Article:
Diabetes is a life-long disease that affects the lives of over 24 million people. Type 2 diabetes, once known as adult-onset or noninsulin-dependent diabetes, is a chronic condition that affects the way your body metabolizes sugar (glucose), your body's important source of fuel. More common in adults, with type 2 diabetes your body either resists the effects of insulin — a hormone that regulates the movement of sugar into your cells — or doesn't produce enough insulin to maintain a normal glucose level.
Invokana is used in combination with diet and exercise to lower blood sugar and improve glycemic control for those with type 2 diabetes. Invokana is a SGLT2 inhibitor which means it is supposed to lower a patient's blood sugar by causing the kidneys to remove the sugar through the urine. When untreated, type 2 diabetes can lead to serious problems, including blindness, nerve damage, kidney failure, heart disease, stroke, high blood pressure, and a range of other problems. Diabetes is the seventh leading cause of death in the United States. The safety and efficacy of SGLT2 inhibitors have not been established in patients with type 1 diabetes, and FDA has not approved them for use in these patients.
Simply stated, Invokana (canagliflozin) is a prescription drug for people with type-2 diabetes that helps prevent high blood-sugar. It was developed by Janssen Pharmaceuticals and approved by the FDA in 2013. It was the first drug in a new class known as sodium-glucose cotransporter-2 (SGLT2) inhibitors.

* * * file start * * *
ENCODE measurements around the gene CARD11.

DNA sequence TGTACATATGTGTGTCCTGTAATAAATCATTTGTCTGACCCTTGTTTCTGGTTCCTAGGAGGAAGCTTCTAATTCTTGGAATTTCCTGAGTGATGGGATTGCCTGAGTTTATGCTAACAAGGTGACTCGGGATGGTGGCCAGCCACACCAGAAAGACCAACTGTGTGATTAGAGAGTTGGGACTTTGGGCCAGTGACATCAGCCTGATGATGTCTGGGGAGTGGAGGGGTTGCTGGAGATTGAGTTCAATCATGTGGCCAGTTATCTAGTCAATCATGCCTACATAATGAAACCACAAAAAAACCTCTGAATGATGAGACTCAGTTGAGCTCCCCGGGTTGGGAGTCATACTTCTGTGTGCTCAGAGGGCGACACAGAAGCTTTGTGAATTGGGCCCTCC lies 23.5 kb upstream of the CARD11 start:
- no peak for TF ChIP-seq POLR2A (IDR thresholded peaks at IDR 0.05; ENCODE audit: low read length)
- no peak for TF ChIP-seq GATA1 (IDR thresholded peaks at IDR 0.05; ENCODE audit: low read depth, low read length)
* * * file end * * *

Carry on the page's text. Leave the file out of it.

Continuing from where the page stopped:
The recommended starting dose is a 100-mg pill taken once daily before the first meal of the day. The dose can be increased to 300-mg once daily in patients who tried the lower dose but need better blood-sugar control.
Invokana alone is not very effective at treating diabetes because it only lowers blood-sugar levels (measured by the A1C blood test) by 0.5 to 0.7 percentage points. It is usually used in combination with other diabetes drugs, such as metformin.
Invokana is sold for a lot more than other similarly purposed drugs. The wholesale cost is $8.77 per pill, according to a spokesperson for Janssen. Retail cost for the 100-mg starting dose is $300 a month which works out to approximately $10 a pill. In comparison, the diabetes drug metformin can cost as little as $7.50 a month or about $0.25 per pill. In 2015, sales of Invokana surged to $1.3 billion and doctors wrote over 1.1 million prescriptions. In 2014, Invokana made $586 million in sales.
Invokana is a diuretic that causes patients to urinate more often, which can reduce blood-volume and cause dehydration. The most common side effects of Invokana are urinary tract infections and vaginal yeast infections. You may be at higher risk of dehydration if you have low blood-pressure, are on a low-salt diet, have kidney problems, or are over 65 years old.
If you or a loved one was diagnosed with ketoacidosis or kidney failure after taking Invokana, please contact Jensen & Steffey immediately for a free case evaluation. You may use the form to the right, email us at MyCase@InvokanaAdvice.com or call us toll-free at 1-800-803-3784. We can help.